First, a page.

IATA Lithium Battery Shipping Regulations (LBSR), 2022 update. These regulations are based on the UN DOT and various IEC regulations related to Li batteries and have been adapted specifically for air transport.
Li batteries – what could go wrong?
While the transport regulations cover both primary and secondary Li batteries, Li-ion batteries (LIBs) can be particularly dangerous if not handled properly. Heat generation and buildup inside LIBs are the leading causes of safety incidents. Issues can occur due to LIB construction, system integration, and battery management software issues.
Thermal runaway in LIBs is not necessarily a quick process; it can occur in a matter of a few minutes but can also take days to unfold. It is defined in three stages beginning with the onset when the internal temperature rises above normal operational levels. If it’s not arrested in the first stage, exothermic reactions within the battery cause the internal temperature to continue rising linearly during the ramp stage. The final stage is thermal runaway, when the temperature rises rapidly, resulting in the destruction of the battery, usually accompanied by an aggressive fire and possibly an explosion. There are several strategies available to ensure LIB safety (Figure 1):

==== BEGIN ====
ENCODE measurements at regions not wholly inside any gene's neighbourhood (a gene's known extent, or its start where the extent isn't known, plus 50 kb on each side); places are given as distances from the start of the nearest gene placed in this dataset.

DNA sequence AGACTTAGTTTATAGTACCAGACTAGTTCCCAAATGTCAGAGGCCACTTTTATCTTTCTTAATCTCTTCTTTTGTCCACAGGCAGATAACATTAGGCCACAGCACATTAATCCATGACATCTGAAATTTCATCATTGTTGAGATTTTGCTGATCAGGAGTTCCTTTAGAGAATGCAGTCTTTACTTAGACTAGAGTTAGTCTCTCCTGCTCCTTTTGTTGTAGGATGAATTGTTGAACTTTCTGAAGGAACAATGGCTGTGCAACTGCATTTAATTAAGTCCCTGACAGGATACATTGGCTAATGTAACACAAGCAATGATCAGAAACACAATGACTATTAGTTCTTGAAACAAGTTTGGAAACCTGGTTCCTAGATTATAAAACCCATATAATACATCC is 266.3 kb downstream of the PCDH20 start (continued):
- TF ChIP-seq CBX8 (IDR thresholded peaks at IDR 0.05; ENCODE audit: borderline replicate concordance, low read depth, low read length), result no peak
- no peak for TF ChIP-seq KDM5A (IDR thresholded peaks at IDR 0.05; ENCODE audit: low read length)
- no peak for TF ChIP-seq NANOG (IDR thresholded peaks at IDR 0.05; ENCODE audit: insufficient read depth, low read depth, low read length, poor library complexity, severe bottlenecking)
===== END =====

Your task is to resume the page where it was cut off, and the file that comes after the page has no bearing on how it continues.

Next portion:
- Provision of adequate cooling, especially for batteries used in harsh environments.
- Protection from thermal shock.
- Protection from electrical abuse like overcharging and mechanical abuses like the penetration of a nail.
- Venting heat and gasses to prevent pressure buildup.
- Some form of thermal runaway protection like suppression or inerting systems.
The rest of the list
IEC 62619:2022 relates to the use of secondary lithium cells and batteries used in two industrial categories: